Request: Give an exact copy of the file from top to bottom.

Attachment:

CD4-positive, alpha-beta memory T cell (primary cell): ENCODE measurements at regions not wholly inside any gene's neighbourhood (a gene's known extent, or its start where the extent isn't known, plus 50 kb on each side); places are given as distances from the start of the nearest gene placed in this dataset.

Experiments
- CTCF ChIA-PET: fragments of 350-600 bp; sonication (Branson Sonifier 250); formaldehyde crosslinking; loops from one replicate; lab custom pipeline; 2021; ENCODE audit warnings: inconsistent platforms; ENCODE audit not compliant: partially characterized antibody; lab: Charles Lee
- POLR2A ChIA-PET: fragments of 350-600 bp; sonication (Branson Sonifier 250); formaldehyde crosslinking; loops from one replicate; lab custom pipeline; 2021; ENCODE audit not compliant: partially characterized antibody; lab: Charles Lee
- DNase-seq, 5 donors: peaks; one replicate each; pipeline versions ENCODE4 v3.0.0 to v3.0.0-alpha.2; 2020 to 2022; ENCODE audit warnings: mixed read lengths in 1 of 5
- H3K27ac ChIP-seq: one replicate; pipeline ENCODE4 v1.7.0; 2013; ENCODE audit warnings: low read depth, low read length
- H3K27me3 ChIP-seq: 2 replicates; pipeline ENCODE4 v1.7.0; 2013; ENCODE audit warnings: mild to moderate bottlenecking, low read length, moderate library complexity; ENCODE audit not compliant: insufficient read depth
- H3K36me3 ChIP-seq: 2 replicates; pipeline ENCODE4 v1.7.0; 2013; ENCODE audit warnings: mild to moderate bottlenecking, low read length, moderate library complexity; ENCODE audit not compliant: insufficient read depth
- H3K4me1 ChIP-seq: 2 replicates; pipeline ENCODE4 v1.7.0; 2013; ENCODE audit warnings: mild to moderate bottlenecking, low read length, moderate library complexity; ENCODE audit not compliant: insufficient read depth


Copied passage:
CD4-positive, alpha-beta memory T cell (primary cell): ENCODE measurements at regions not wholly inside any gene's neighbourhood (a gene's known extent, or its start where the extent isn't known, plus 50 kb on each side); places are given as distances from the start of the nearest gene placed in this dataset.

Experiments
- CTCF ChIA-PET: fragments of 350-600 bp; sonication (Branson Sonifier 250); formaldehyde crosslinking; loops from one replicate; lab custom pipeline; 2021; ENCODE audit warnings: inconsistent platforms; ENCODE audit not compliant: partially characterized antibody; lab: Charles Lee
- POLR2A ChIA-PET: fragments of 350-600 bp; sonication (Branson Sonifier 250); formaldehyde crosslinking; loops from one replicate; lab custom pipeline; 2021; ENCODE audit not compliant: partially characterized antibody; lab: Charles Lee
- DNase-seq, 5 donors: peaks; one replicate each; pipeline versions ENCODE4 v3.0.0 to v3.0.0-alpha.2; 2020 to 2022; ENCODE audit warnings: mixed read lengths in 1 of 5
- H3K27ac ChIP-seq: one replicate; pipeline ENCODE4 v1.7.0; 2013; ENCODE audit warnings: low read depth, low read length
- H3K27me3 ChIP-seq: 2 replicates; pipeline ENCODE4 v1.7.0; 2013; ENCODE audit warnings: mild to moderate bottlenecking, low read length, moderate library complexity; ENCODE audit not compliant: insufficient read depth
- H3K36me3 ChIP-seq: 2 replicates; pipeline ENCODE4 v1.7.0; 2013; ENCODE audit warnings: mild to moderate bottlenecking, low read length, moderate library complexity; ENCODE audit not compliant: insufficient read depth
- H3K4me1 ChIP-seq: 2 replicates; pipeline ENCODE4 v1.7.0; 2013; ENCODE audit warnings: mild to moderate bottlenecking, low read length, moderate library complexity; ENCODE audit not compliant: insufficient read depth